The Compton Potters' Arts Guild Revival Project

Like Mary Watts, we work to make things of use with terracotta, satisfyingly made with our hands. A sheet of terracotta clay is pressed into a plaster mould, allowing the clay to take on the mould's shape. The clay is then attached to another piece of moulded clay to form the finished pot.

Art for All Community Learning Programme participants from the Compton Potters' Arts Guild Revival Project

Every Thursday evening, Mary Watts invited the people of Compton into her studio to take part in clay-modelling workshops. Inspired by the ideals of the Home Arts and Industries Association, and encouraged by her participants, this social enterprise developed into a village-industry known as the Compton Potters' Arts Guild. Mary wrote, 'Our aim … is to keep the people in their village homes and to give them profitable and beautiful work.'

While all Art for All Community Learning Programme groups take part in the Compton Potters' Arts Guild Revival Project, this year the two lead pottery groups have been the Syrian Refugees and Opportunities. Both groups have been inspired by the methods and ideas of Mary Watts, learning the same processes that the Compton potters used for their terracotta ceramic ware.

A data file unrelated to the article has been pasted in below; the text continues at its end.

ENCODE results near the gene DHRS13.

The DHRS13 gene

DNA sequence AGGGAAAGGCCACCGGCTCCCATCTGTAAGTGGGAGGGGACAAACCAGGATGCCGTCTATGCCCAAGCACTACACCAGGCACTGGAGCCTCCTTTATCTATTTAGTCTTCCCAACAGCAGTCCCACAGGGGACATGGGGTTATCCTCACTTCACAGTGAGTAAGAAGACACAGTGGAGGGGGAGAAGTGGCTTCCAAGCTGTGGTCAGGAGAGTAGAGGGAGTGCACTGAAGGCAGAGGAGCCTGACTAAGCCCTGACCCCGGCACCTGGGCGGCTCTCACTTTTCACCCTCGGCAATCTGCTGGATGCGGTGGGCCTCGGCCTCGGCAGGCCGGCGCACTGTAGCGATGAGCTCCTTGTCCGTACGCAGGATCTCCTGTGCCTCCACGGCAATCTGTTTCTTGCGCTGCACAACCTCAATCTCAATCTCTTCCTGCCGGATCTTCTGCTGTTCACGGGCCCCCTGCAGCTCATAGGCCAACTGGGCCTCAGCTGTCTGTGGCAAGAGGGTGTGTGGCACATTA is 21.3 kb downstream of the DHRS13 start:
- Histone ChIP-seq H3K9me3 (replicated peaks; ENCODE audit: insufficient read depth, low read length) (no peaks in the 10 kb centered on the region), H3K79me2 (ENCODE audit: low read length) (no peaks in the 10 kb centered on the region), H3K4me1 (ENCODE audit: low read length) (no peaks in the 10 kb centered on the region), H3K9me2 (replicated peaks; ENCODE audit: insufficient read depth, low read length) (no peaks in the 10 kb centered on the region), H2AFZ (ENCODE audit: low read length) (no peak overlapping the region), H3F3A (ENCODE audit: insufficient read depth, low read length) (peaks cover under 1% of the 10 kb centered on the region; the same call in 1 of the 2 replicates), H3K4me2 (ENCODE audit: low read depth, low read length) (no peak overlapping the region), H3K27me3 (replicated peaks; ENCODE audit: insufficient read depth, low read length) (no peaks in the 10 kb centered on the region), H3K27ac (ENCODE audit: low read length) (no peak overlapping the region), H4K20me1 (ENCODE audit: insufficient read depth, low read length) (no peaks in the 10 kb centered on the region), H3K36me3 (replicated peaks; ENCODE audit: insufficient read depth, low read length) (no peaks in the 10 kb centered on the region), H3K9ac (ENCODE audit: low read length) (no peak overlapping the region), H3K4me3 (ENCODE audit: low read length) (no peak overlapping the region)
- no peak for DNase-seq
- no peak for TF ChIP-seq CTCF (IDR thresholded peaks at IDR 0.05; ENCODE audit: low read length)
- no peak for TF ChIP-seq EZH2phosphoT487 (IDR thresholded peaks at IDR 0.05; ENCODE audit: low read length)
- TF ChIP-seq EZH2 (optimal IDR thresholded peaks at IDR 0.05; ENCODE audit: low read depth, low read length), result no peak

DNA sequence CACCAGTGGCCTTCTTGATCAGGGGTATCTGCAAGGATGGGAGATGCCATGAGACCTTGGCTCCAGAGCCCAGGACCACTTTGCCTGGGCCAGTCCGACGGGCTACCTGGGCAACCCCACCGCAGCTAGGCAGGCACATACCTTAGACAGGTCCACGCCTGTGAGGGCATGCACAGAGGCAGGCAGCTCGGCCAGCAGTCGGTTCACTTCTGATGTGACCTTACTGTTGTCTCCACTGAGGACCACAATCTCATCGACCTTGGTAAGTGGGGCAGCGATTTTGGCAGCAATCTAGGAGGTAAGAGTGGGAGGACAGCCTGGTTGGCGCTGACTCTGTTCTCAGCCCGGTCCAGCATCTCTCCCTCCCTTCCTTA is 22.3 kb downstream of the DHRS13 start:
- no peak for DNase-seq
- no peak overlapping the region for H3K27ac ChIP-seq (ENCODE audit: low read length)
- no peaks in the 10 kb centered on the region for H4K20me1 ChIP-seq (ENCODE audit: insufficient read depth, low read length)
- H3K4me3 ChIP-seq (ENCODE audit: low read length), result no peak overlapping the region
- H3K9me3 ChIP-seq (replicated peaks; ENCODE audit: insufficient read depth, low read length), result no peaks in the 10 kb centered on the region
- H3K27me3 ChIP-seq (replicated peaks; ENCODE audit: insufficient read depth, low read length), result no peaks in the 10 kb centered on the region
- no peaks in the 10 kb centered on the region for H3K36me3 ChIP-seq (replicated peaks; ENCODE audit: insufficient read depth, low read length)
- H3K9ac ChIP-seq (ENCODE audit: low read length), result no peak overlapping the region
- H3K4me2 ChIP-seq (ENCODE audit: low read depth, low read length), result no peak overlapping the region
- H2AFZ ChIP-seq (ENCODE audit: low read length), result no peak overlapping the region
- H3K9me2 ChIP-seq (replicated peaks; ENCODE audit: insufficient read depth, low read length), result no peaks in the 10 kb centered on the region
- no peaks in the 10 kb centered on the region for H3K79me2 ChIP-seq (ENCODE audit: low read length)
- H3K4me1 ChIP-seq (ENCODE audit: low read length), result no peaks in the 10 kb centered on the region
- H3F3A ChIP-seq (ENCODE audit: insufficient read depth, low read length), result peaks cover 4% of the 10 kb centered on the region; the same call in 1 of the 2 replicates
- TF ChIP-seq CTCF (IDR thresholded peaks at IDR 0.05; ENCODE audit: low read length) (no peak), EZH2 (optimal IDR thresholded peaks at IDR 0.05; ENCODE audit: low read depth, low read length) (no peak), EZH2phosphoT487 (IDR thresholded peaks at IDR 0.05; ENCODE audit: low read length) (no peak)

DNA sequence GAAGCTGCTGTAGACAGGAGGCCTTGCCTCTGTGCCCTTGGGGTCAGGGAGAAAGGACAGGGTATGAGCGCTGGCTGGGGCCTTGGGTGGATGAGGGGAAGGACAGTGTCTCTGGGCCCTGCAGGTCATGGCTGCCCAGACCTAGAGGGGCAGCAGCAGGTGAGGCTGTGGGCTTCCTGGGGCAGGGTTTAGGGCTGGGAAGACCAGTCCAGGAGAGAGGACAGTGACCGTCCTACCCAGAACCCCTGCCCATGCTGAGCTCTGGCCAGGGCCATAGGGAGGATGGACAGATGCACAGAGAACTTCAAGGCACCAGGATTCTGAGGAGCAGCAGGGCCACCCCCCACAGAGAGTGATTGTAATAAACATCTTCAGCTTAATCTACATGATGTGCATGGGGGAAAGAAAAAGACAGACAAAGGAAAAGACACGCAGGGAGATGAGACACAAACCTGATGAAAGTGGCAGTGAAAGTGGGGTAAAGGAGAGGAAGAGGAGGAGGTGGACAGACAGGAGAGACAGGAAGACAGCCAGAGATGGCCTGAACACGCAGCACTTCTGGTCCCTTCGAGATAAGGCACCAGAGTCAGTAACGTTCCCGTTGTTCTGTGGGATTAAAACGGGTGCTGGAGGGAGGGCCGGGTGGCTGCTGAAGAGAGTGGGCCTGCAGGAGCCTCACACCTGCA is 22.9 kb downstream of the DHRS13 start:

Students of the Compton Potters' Arts Guild Revival Project have engaged in the making of domestic terracotta dining ware, with much the same enthusiasm as the original residents of Compton under Mary Watts's tutelage. The craft of moulding clay to shape platters, saucers and drinking vessels is part of the rich heritage of traditional English pottery, which Mary Watts championed.

To train the eyes and fingers of its pupils, thereby not only adding to their resources and powers of employment, but increasing their value as workmen, and making them more fit to earn a livelihood in whatever occupation they may adopt.

Mary Watts on the aims of the Rural Organisation Council which influenced the Compton Potters' Arts Guild, 1917

…I luckily met Mr Ricardo & had a delightful talk with him – about our clay. In an instant he told me that the white clay was too brittle for our large pieces of work. He says that we are working on the right lines, using terra cotta with freedom, as a grand material for strong good work, not for the fanciful delicate artistic work.

Mary Watts, diary entry, Tuesday 17 May, 1898

Students of the project have succeeded in making a captivating range of pottery by using new skills and techniques practised and built upon during weekly making sessions. It has been a pleasure to engage with people from the community who show an aptitude for ceramics, and I hope the achievements made during this project will aid participants across new aspects of their daily activities. Well done everybody!

Josh Schoeman, Pottery Tutor